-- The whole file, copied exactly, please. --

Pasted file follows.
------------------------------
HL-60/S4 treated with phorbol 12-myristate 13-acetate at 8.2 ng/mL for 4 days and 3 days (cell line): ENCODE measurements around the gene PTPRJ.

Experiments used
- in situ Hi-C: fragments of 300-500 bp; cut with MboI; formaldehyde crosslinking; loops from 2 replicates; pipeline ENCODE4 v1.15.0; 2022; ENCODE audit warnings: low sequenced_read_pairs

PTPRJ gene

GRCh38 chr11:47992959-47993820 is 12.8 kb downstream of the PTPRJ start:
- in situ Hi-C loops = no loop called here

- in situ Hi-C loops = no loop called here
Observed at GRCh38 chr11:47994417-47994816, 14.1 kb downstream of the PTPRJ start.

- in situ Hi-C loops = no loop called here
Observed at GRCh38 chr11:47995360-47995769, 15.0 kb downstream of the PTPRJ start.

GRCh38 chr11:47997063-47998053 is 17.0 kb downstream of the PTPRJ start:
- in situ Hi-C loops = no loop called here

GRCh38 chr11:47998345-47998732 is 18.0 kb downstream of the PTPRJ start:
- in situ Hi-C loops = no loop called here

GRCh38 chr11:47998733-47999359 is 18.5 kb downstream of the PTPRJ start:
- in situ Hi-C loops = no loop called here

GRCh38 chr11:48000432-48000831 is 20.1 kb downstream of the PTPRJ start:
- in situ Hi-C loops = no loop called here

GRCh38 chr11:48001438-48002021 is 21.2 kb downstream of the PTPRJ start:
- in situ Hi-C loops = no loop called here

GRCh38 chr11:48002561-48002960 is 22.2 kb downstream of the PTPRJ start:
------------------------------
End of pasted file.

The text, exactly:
HL-60/S4 treated with phorbol 12-myristate 13-acetate at 8.2 ng/mL for 4 days and 3 days (cell line): ENCODE measurements around the gene PTPRJ.

Experiments used
- in situ Hi-C: fragments of 300-500 bp; cut with MboI; formaldehyde crosslinking; loops from 2 replicates; pipeline ENCODE4 v1.15.0; 2022; ENCODE audit warnings: low sequenced_read_pairs

PTPRJ gene

GRCh38 chr11:47992959-47993820 is 12.8 kb downstream of the PTPRJ start:
- in situ Hi-C loops = no loop called here

- in situ Hi-C loops = no loop called here
Observed at GRCh38 chr11:47994417-47994816, 14.1 kb downstream of the PTPRJ start.

- in situ Hi-C loops = no loop called here
Observed at GRCh38 chr11:47995360-47995769, 15.0 kb downstream of the PTPRJ start.

GRCh38 chr11:47997063-47998053 is 17.0 kb downstream of the PTPRJ start:
- in situ Hi-C loops = no loop called here

GRCh38 chr11:47998345-47998732 is 18.0 kb downstream of the PTPRJ start:
- in situ Hi-C loops = no loop called here

GRCh38 chr11:47998733-47999359 is 18.5 kb downstream of the PTPRJ start:
- in situ Hi-C loops = no loop called here

GRCh38 chr11:48000432-48000831 is 20.1 kb downstream of the PTPRJ start:
- in situ Hi-C loops = no loop called here

GRCh38 chr11:48001438-48002021 is 21.2 kb downstream of the PTPRJ start:
- in situ Hi-C loops = no loop called here

GRCh38 chr11:48002561-48002960 is 22.2 kb downstream of the PTPRJ start: